In 2009, President Obama signed the Matthew Shepard and James Byrd, Jr. Hate Crimes Prevention Act, which extends the coverage of Federal hate crimes law to include attacks based on actual or perceived sexual orientation or gender identity. As you may know, Matthew Shepard was killed in 1998 in a violent and heartbreaking hate crime. Just a few months ago, his parents - Judy and Dennis Shepard – came to Hungary as part of our Embassy’s work in promoting tolerance. They met with politicians, police officers, students, media and non-government organizations to share the story of their son and to spread their message of tolerance and acceptance of human differences.
The U.S. Government is committed to nurturing a society that values the contributions of all of its citizens and that certainly includes the people with disabilities who also suffer from exclusion, indifference and discrimination.
The Americans with Disabilities Act of 1990, which prohibits discrimination against people with disabilities in the workplace, was an enormous leap forward for the United States. And more recently, several important legislative acts were also signed into law. The National Alzheimer’s Project Act, the Early Hearing Detection and Intervention Act, the Christopher and Dana Reeve Paralysis Act, the 21st Century Communications and Video Accessibility Act. The list is long and extensive. Today, 650 million people - 10 percent of the world's population - live with some kind of disability, and we can’t afford to ignore them.
As Secretary Clinton said “The story of America is the story of people coming together to tear down barriers, stand up for rights, and insist on equality, not only for themselves but for all people.” As you can see, we have made important progress in our quest toward a more perfect union and I am proud to say that our Embassy here in Hungary has also worked tirelessly to support diversity here too. So, I would like to spend some time to tell you about our activities and programs.
This year, our Embassy supported the LGBT community at the Eurogames held here in Budapest, as well as at the Pride Cultural and Film Festival – in fact, as some of you may know, I am the first US Ambassador here to march in the Pride parade – and I am also very proud to be a patron of the production of the Pulitzer-prize winning play about AIDS, Angels in America, which debuted on September 28 at the National Theater.
The State Department has robust programs bringing Americans to Hungary and Hungarians to the U.S. I already mentioned the visit of the Shepards and this fall, we will send a representative from the Hungarian LGBT community to an international exchange program in the United States focused on advocating for human and civil rights.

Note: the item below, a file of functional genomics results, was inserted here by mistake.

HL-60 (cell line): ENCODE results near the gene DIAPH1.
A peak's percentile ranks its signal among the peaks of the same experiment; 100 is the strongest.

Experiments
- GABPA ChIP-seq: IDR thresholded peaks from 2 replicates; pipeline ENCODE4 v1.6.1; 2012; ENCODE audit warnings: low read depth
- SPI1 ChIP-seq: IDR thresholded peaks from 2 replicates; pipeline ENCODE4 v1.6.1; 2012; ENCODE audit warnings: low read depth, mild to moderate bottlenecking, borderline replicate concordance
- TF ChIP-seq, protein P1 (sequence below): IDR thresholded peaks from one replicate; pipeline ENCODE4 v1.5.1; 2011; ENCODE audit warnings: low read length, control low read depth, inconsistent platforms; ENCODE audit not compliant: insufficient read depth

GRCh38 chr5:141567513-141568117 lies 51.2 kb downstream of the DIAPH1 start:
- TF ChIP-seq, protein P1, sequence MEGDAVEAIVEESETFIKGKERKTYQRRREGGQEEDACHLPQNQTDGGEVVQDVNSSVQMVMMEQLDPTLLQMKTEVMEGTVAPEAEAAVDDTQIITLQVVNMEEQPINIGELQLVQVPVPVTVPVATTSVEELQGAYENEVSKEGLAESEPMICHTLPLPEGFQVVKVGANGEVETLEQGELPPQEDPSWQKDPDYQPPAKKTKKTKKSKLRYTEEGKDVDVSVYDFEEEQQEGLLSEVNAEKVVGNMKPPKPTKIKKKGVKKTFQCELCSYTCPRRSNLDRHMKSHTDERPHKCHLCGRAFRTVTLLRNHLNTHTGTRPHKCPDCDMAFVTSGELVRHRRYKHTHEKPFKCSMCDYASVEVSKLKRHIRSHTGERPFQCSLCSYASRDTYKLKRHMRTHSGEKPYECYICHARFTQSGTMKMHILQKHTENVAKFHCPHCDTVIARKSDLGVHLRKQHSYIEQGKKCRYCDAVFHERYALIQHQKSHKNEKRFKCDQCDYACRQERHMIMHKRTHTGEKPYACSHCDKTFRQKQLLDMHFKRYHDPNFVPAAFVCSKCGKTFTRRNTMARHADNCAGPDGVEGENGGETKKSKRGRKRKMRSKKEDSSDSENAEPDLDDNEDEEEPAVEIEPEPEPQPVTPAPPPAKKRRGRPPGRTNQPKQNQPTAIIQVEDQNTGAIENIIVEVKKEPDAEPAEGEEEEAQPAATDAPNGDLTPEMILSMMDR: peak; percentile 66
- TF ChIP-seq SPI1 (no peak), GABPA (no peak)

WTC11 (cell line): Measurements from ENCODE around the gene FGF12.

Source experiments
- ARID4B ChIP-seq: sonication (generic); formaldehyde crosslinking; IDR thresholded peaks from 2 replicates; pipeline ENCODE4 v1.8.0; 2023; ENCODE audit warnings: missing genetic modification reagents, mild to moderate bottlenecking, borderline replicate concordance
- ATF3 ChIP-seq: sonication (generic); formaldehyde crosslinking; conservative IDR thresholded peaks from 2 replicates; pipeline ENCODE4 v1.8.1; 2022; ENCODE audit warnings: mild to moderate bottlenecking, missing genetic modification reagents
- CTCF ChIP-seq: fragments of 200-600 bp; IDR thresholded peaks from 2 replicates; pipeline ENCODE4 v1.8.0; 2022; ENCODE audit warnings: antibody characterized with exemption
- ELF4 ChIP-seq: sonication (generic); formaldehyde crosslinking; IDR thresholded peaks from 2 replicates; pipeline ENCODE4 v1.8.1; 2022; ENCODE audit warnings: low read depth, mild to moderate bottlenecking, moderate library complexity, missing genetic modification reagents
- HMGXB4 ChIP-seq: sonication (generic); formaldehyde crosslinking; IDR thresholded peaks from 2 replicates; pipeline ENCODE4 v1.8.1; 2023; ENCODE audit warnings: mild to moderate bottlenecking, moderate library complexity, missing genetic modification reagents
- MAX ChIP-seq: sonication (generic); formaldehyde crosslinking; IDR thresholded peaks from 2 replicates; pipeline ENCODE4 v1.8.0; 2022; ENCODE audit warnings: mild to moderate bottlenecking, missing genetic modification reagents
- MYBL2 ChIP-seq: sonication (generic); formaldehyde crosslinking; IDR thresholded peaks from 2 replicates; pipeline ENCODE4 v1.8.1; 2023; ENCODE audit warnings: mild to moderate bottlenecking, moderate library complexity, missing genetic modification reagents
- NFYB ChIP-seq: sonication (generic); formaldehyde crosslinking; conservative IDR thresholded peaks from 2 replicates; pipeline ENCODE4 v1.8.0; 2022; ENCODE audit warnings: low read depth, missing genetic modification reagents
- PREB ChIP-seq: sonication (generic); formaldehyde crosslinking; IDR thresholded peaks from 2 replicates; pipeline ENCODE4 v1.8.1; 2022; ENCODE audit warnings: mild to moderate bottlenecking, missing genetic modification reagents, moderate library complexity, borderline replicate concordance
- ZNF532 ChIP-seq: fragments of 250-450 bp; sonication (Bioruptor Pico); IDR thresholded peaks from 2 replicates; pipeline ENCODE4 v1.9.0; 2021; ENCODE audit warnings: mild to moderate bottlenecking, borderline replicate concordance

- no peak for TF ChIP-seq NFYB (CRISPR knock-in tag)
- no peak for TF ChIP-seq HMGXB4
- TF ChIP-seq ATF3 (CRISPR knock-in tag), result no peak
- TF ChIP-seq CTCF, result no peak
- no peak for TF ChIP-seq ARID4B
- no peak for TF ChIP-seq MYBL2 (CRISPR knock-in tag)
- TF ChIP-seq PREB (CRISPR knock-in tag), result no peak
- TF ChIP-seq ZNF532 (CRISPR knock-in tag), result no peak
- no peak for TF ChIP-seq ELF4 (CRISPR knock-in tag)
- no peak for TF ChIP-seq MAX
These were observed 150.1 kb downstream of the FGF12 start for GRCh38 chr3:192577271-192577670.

And there are others. Last March, we invited one of Forbes’ ten most powerful women entrepreneurs, mother of six and CEO of a major US construction company, Theresa Daytner, for a three-day program on business development, gender equality, entrepreneurship and active citizenship. Daytner spoke with young female entrepreneurs, civil society activists, and HR professionals.
Then in April, Anna Niszkacs, General Manager of the family run, legendary Gerbeaud, went to the United States and attended our program called “Women and Entrepreneurship.” This December, we are proud to bring Astronaut Dr. Marsha Ivins here to Hungary, and I know she is really looking forward to coming to this country, which is one of so many renowned scientists.
Our Embassy is also working to improve opportunities for Roma to participate in the political, social, economic and cultural life of Hungary. One of our programs selects highly qualified young Roma men and women to serve as interns in the Embassy for two months while learning English and interacting in a professional working environment. They become better prepared for gainful employment or higher education, and get a solid boost to their resume. Through our small grants we also support programs in and outside Budapest to reach out to the younger generation of Roma.
Before I conclude, I’d like to quote Secretary Clinton who said once that “Diversity represents our values and traditions.” I cannot agree more with this and that’s why I came to speak to you today. As workforce demographics shift and global markets emerge, workplace diversity is becoming a business necessity. Diversity helps to build the company’s reputation, leading to greater profitability and opportunities for workers. An organization known for its ethics, fair employment practices and appreciation for diverse talent is better able to attract qualified applicants and loyal customers who choose to do business with companies whose business practices are socially responsible. I am confident that you at Morgan Stanley already fully realize these advantages and I would like to, once again, thank the organizers of this important event. Now I’ll be happy to answer your questions. Thank you very much.